Newspaper Page Text
FOR IT WHAT THE NAVAL WAR COLLEGE AT NEWPORT DOES FOR THE SISTER BRANCH OF THE SERVICE.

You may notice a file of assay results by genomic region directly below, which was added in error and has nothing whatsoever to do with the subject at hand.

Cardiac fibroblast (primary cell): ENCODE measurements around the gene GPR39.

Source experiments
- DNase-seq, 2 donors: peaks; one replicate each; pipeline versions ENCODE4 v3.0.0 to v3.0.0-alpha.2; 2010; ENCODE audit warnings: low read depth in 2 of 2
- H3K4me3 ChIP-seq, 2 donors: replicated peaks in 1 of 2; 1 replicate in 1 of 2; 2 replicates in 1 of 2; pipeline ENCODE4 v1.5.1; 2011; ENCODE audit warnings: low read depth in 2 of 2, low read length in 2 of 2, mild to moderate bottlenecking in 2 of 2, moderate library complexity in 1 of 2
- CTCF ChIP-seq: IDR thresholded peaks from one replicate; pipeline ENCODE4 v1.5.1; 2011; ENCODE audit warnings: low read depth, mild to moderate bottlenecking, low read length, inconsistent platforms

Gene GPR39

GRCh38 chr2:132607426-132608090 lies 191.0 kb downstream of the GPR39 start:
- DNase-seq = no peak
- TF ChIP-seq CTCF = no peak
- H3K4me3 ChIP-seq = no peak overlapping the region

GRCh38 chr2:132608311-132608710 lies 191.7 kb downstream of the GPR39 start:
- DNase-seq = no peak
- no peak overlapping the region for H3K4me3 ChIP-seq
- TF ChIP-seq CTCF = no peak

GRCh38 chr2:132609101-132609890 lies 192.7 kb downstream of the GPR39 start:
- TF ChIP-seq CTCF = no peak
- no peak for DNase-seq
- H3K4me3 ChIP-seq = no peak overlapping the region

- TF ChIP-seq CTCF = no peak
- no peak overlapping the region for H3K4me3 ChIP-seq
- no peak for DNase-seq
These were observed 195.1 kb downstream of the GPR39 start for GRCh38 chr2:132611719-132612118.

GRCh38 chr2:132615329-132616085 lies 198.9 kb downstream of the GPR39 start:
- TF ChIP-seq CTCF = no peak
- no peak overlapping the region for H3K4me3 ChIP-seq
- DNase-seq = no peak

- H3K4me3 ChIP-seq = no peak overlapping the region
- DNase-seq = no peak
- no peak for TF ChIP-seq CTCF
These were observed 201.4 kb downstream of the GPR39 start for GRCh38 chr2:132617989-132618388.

THE GREAT MAP ROOM OF THE NEW ARMY WAR COLLEGE. 1 EUST OF NAPOLEON. FROM LIFE. b- ;- MAPOLEOM, FROM LIFE. Jt>e cf UK art treasures of the Army War College. I^'i. by WaJiian F*a*een. WasbiaxtonJ THE '•£* ARMY COLLEGE AT WASHINGTON IS TO BE FOR Thy ARMY. NEW-YORK DAILY TRITtt XE, SUNDAY, NOVEMBER 8, 1908. by big arched windows. One of these apartments is the library and the other is the map room, the latter stocked with one of the most com plete and valued collections of maps on the American continent. Corridors flacking the map rooms on both floors give access to two tiers of smaller apartments, comprising the of fices of General Wotherspoon and the other ad ministrative officials of the War College and the private study rooms for the officers detailed at .leg-e for instruction. Two or three officers occupy each of these twenty-eight rooms, for there are close to half a hundred officers at the War College at this the beginning of its first term in its new home. The rotunda, map room, library and corri dors art finished in brick and terra cotta and for the most part of brick. In the Us in mi lit, beneath the lecture ha!i, is a fire proof and burglar proof vault (with watchmen ever on guard) where repos. for safe keeping Uncle Yarn's highly prized war plans ar.d mili tary Bccrcta War College, although yet in its infancy. has acrjuh-ed the nucleus of a collection of art treasures. The present posacaskiua include sev eral valuable jaJr.tings of military subjects; the -• ■ * Frederick the Great, presented by Em peror •'- am. and a bust of Napoleon, made from '. .- In the rotunda. isly placed at the entrance to the -.-■ is a bronze bust vf President Roosevelt. WALDON FAWCETT. FAIRY TALES. Johnny — Ma. do fairy tales always begin with "once upon a time?" Mrs. Gayboy — No, Johnny, not always. Some times they begin with "My dear, I've been de tained at the office again to-night." Chicago News. THE NEW ARMY WAR COLLEGE SEEN FROM THE TERRACE. . right, MM by Waldoc Faweett, W>1lllHto« | PRISON SHIP MARTYRS. Continued from third page. instantly complied with the hatches were sud denly removed and the guard descended among them with lanterns and cutlasses. "Then ensued a scene of terror," Bays Stiles. "The helpless prisoners, retreating from the hatchways as far as their crowded condition would permit, were followed by the guards, who mercilessly hacked, cut and wounded every one within reach, and then, ascending aguin to the upper deck, fastened down the hatches upon the GENERAL W. W. WOTHERSPOON. President of the Army War College. (Copyright. 1908, by WaJdon F^wcett, ■Washington.) poor victims of their cruel rage, leaving them to languish through the long sultry summer night, without water to cool their parched throats and without lights by which they might have dressed their wounds. And to add to their t rment, it was not until the middle of the next forenoon that the prisoners were allowed to go on deck and slake their thirst or to receive their rations of food, which that day they were obliged to eat uncooked. Ten corpses were found bek w on th> mornlng which succeeded that memorabk Fourth of July, and many others were badly •wounded. " Of the burial of prisoners dying aboard the Jersey Stiles says: "Not less revolting than these scenes? of cruelty and distress was the manner in which the inanimate bodies of these martyred prisoners were hastily and indecor ously consigned to the earth, li some cas«:s al most before they had become cold." Detachments of prisoners were made up into burial parties and performed the gloomy task under the orders of a guard of soldiers Captain Dring. who assisted on one such occasion, wrote of it: "After landing at a low wharf which had been built from the shore we first went to a small hut, which stood near the wharf, and was used as a place of deposit for the hand barrows and shovels provided for these occasions. Hav ing placed the corpses on the hand barrows and received our hoes and -shovels, we proceeded to the side of a bank near the Wallabout Here, a vacant space having been selected, vve were di rected to dig a trench in the sand ii * v:\JiMir length for the reception of the bodies. Wo con tinued our labor until our guards considered that a sufficient space had been excavated The corpses were then laid into the trench without ceremony, and we threw the sand over them. The whole appeared to produce no mure effect upon our guards than If »v were burying the bodies of dead animals Instead of men. They scarcely allowed us time to look about us, for no sooner had we heaped the earth above the trench than the order was jrlven to march. "But a single glance was sufficient to show U3 parts of bodies which were exposed to view. although they had probably been placed there, with the same mockery of interment, but a few days before." On the way back to the J«rs.-v. though the members of Captain Dring*s party were nut al lowed to bath«- In the waters of the bay, they were permitted to gather a few small pat. turf, which they took back with them, and of the return with these h< says: "Sadly did w>- ap proach and re-enter our foal and disgusting place of confinement Th- ( turf which we carried on board were Bought for by nur fellow prisoners with the greatest avidity, every fragment b* - i by them from ham! to hand, an.l its smell Inhaled as if it had been a - mt ro» " "It was estimated shortly after the close of the war,*" says Stilt-s. "that upward of eleven thou sand prisoners died in the Jersey alone," and he places the aver -• number of deaths a day aboard the ship at five. Dring also places the daily death roll at five. Silas Talb«U says while he was aboard the prison ship the number of deaths was reduced by cool and dry nights to an average of ten, and Philip FYeneau, in his stinging rhyme, "The British Prison Ship," says: Each day at least six carcasses we bore And scratched them graves along the sandy shore* "The precise number of these unknown mar tyrs." says Stiles, writing of the total number of prison ship deaths, "who perished in the prison ships and were buried in the loose sands of the Wallabout will probably never be accu rately known." The first definite steps - the honeg of the prison ship dead proper burial. a> | to Ptiles. was at th< annual town meeting in Brooklyn in 1792, when it was resolved that they should be buried in the graveyard of the Re formed Dutch Church and a monument erected over them. This was not done. In 1806 the Tammany Societj succeeded in arousing modi public interest in the project, and. attended by a great celebration. On cornerstone of tho martyrs' tomb ua.< laid on April 13 of that year. When the lot on which the tomb stm'l was sold for taxes Benjamin Romaint-. treasurer of th<3 fund, bought it. and thf- better t protect the tomb designated it as the burial place of him self and family. In 1856 the movement result ing- "- the erection i f the monument to be dedi cated this w.-eR was begun. The Prison Ship Martyrs" Monument Associß* tion of the United States was incorporated in May 9, 1908 When it had raised a little over $25,000 an appeal was made to Congress, and largely through the efforts of 8 V. White a joint resolution was i ass.-.: and approved on June .TO. 1!«>"_\ carrying with it an appropriation of $100,000, on condition that the society raise $25,000, which had already been done, and that the state and city contribute $75,000 more In 1!«>4 the state appropriated 1325,000, and the same year the city was authorized by th. legis lature to appropriate, and did appropriate, $."»<>, '.wm, making th. total sum raised $200,000. The actual contract price of the monument. which is 135 feet high and was designed by Mo- Kirn, Mead & White, is about $175,000. The great Doric column is surmounted by a funeral urn and flagstaff, and beneath it. gathered in new metallic coffins, rest the bones of the mar tyrs of the prison ships, in the spacious vault to which they were quietly removed about thrio Weeks ago. 5